### Abstract

Original language | English |
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Title of host publication | Proceedings of WSC 2011 |

Publication date | 2011 |

Publication status | Published - 2011 |

Event | 36th Conference of the Dutch-Flemish Numerical Analysis Communities: Woudschouten - Zeist, Netherlands Duration: 5 Oct 2011 → 7 Oct 2011 Conference number: 36 |

### Conference

Conference | 36th Conference of the Dutch-Flemish Numerical Analysis Communities |
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Number | 36 |

Country | Netherlands |

City | Zeist |

Period | 05/10/2011 → 07/10/2011 |

### Cite this

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*Proceedings of WSC 2011.*36th Conference of the Dutch-Flemish Numerical Analysis Communities, Zeist, Netherlands, 05/10/2011.

**Image Deblurring with Krylov Subspace Methods.** / Hansen, Per Christian (Invited author).

Research output: Chapter in Book/Report/Conference proceeding › Article in proceedings › Research › peer-review

TY - GEN

T1 - Image Deblurring with Krylov Subspace Methods

AU - Hansen, Per Christian

PY - 2011

Y1 - 2011

N2 - Image deblurring, i.e., reconstruction of a sharper image from a blurred and noisy one, involves the solution of a large and very ill-conditioned system of linear equations, and regularization is needed in order to compute a stable solution. Krylov subspace methods are often ideally suited for this task: their iterative nature is a natural way to handle such large-scale problems, and the underlying Krylov subspace provides a convenient mechanism to regularized the problem by projecting it onto a low-dimensional "signal subspace" adapted to the particular problem. In this talk we consider the three Krylov subspace methods CGLS, MINRES, and GMRES. We describe their regularizing properties, and we discuss some computational aspects such as preconditioning and stopping criteria.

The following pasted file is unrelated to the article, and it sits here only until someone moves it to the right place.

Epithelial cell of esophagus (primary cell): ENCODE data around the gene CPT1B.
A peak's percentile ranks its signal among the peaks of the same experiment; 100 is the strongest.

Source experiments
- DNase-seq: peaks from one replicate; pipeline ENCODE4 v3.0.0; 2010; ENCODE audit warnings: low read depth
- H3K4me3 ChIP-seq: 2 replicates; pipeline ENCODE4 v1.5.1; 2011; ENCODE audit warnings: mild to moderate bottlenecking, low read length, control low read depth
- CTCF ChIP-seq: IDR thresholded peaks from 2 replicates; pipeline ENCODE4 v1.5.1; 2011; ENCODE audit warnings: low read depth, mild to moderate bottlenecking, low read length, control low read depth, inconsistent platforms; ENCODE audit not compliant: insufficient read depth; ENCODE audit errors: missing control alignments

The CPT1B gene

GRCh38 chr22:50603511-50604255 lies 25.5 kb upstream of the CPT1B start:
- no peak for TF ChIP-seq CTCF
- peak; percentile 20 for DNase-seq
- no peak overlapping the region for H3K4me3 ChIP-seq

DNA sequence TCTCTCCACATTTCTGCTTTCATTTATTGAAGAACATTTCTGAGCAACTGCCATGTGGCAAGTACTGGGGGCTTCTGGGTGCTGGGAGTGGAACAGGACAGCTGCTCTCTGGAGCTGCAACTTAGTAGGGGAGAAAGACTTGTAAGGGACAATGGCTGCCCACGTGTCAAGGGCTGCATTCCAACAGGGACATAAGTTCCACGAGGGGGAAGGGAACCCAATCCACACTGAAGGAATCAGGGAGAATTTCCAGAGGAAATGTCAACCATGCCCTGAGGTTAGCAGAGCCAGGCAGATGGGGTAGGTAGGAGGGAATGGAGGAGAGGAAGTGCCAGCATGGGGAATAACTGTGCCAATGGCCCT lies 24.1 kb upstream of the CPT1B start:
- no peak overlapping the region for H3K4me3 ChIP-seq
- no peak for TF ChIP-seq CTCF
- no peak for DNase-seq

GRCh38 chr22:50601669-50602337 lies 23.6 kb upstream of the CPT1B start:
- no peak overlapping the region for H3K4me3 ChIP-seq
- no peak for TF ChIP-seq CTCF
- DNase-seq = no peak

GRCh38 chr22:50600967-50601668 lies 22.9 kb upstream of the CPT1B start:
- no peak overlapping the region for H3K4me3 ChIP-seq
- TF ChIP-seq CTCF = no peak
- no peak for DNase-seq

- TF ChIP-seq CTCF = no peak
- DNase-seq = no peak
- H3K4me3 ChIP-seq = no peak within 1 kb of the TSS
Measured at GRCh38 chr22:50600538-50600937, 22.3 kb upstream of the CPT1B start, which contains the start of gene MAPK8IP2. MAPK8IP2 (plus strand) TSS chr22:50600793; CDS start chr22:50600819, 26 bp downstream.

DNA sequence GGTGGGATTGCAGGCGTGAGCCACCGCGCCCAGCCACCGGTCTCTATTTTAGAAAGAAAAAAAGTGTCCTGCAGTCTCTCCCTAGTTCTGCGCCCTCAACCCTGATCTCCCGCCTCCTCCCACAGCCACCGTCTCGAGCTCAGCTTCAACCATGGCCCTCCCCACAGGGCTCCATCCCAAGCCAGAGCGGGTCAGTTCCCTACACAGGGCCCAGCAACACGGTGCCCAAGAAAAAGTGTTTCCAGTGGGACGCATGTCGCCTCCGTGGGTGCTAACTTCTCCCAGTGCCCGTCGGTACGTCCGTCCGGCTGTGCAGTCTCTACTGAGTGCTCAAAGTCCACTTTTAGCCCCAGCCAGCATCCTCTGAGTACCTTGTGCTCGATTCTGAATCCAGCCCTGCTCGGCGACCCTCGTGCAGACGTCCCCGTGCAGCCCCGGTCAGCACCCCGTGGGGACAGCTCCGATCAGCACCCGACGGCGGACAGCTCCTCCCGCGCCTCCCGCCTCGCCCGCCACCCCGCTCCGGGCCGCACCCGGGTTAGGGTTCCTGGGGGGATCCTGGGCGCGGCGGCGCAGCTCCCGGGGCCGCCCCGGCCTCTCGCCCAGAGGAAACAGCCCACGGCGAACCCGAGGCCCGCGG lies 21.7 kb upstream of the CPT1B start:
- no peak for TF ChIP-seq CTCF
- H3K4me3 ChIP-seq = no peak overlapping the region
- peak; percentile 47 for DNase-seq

AB - Image deblurring, i.e., reconstruction of a sharper image from a blurred and noisy one, involves the solution of a large and very ill-conditioned system of linear equations, and regularization is needed in order to compute a stable solution. Krylov subspace methods are often ideally suited for this task: their iterative nature is a natural way to handle such large-scale problems, and the underlying Krylov subspace provides a convenient mechanism to regularized the problem by projecting it onto a low-dimensional "signal subspace" adapted to the particular problem. In this talk we consider the three Krylov subspace methods CGLS, MINRES, and GMRES. We describe their regularizing properties, and we discuss some computational aspects such as preconditioning and stopping criteria.

M3 - Article in proceedings

BT - Proceedings of WSC 2011

ER -